• Junk bonds offered higher yields than blue-chip bonds to compensate for higher risk. They behaved more like stocks than traditional bonds.

  • Milken had access to private company data through Drexel’s research that others lacked. There were no insider trading laws for bonds.

  • Milken pitched junk bonds widely to institutional investors like savings & loans, emphasizing potential returns despite risks. Many gave him control over their bond portfolios.

  • This drove huge growth in Drexel’s business and allowed Milken to finance many growing companies. However, it also exposed some investors like savings & loans to more risk than they could handle.

The passage describes the rise of the junk bond market and corporate takeovers in the 1980s, fueled by Michael Milken and Drexel Burnham Lambert. It discusses how Milken’s early presentations pitching junk bonds to savings and loans received no orders, as those customers had been told by Milken’s competitor at Drexel not to believe the Salomon Brothers team. As demand for junk bonds grew rapidly in the mid-1980s, Milken realized he needed to find more ways to use the capital. This led to the use of junk bonds to finance hostile takeovers, with Milken funding many prominent raiders like Boone Pickens. The takeover activity created huge business opportunities for investment banks. It also led to a dramatic increase in corporate restructurings, management buyouts, and leveraged buyouts as companies responded to the threat of hostile bids. Young bankers aggressively targeted companies they saw as undervalued. Within a industry could suddenly be disrupted as multiple firms became takeover targets.

  • Investment banks like Drexel Burnham and Wasserstein Perella made huge sums of money from advising on mergers and acquisitions in the 1980s, reaching fees of over $100 million for single deals.

  • Salomon Brothers was initially slow to get involved in this lucrative business of financing corporate takeovers through junk bonds. Their excuse was concerns raised by economist Henry Kaufman about overleveraging, but the real reason was senior management didn’t understand the business amid internal turmoil.

  • In 1987, Ronald Perelman launched a takeover bid for Salomon Brothers using junk bonds. To fend him off, John Gutfreund struck a deal with Warren Buffett for Buffett to lend money to Salomon to buy back shares, preserving Gutfreund’s job but costing shareholders dearly.

  • The deal gave Buffett a profitable security while only requiring a safe investment, not full ownership. It allowed Gutfreund to position himself as acting in shareholders’ interests but was largely self-serving given he would have lost his job to Perelman.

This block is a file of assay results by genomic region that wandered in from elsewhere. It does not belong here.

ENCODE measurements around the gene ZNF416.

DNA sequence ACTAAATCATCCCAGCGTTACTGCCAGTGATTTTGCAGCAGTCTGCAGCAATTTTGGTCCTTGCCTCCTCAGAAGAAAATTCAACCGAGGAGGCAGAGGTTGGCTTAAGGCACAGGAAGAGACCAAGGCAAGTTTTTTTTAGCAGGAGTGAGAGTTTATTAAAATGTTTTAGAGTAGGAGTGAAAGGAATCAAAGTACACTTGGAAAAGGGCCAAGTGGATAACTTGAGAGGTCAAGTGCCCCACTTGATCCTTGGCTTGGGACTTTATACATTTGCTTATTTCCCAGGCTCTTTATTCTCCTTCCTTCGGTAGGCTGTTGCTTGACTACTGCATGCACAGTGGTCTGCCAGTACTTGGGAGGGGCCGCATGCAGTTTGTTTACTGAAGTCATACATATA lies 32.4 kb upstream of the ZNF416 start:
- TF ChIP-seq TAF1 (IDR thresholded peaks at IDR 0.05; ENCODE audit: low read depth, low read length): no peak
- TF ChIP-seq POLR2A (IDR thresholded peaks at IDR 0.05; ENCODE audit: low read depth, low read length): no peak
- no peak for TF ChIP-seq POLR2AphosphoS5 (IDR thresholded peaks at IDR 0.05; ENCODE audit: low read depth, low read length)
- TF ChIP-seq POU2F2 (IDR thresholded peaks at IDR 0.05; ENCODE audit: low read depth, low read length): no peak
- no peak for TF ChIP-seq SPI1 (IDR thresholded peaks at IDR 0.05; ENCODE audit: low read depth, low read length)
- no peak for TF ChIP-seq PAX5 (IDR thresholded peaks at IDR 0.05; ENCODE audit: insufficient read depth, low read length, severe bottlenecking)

• In the mid-1970s, there was a discussion about potentially taking Salomon Brothers public or selling the firm. William Salomon preferred keeping it a private partnership, while John Gutfreund initially agreed but later changed his mind.

  • In 1981, Gutfreund sold Salomon Brothers to Phibro for $554 million, making him the highest earner from the sale. Salomon believed the firm did not need the capital.

  • In 1987, corporate raider Ronald Perelman made an unsolicited bid to take over Salomon Brothers. Gutfreund persuaded the board to reject the bid and accept an investment from Warren Buffett instead.

  • This raised questions about how well the firm was being managed if Perelman thought he could improve it. It also made some employees envious of those like Michael Milken who were making billions in the booming junk bond market, while they were not.

  • In October 1987, amid the stock market crash, Salomon faced a series of blows over eight days including rumors of layoffs, losses, and eventual involvement in an illegal activity involving U.S. Treasury securities. This was a traumatic period that hurt many at the firm.

  • The head of Salomon Brothers’ London office promised that no jobs would be at risk from an upcoming review. However, two entire departments in New York (municipal bonds and money markets) consisting of around 500 people were suddenly fired.

  • The author questions whether these unprofitable departments needed to be dropped entirely, as keeping a small staff could have maintained customer relationships and opportunities. He also critiques the lack of effort to find other roles for talented employees.

  • A theory emerged that John Gutfreund, the chairman, had intentionally leaked news of planned cuts to The New York Times in order to speed up and expand the layoffs for his own purposes. However, the source of the leak remained a mystery that divided top management.

  • Officials in London were warned their branch was deemed in most need of cuts due to a poor presentation to reviewers in New York. Employees began anxiously awaiting decisions about their own jobs amid rumors that as many as a third may be cut. Unit managers submitted ranked lists of employees and cuts were made from the bottom.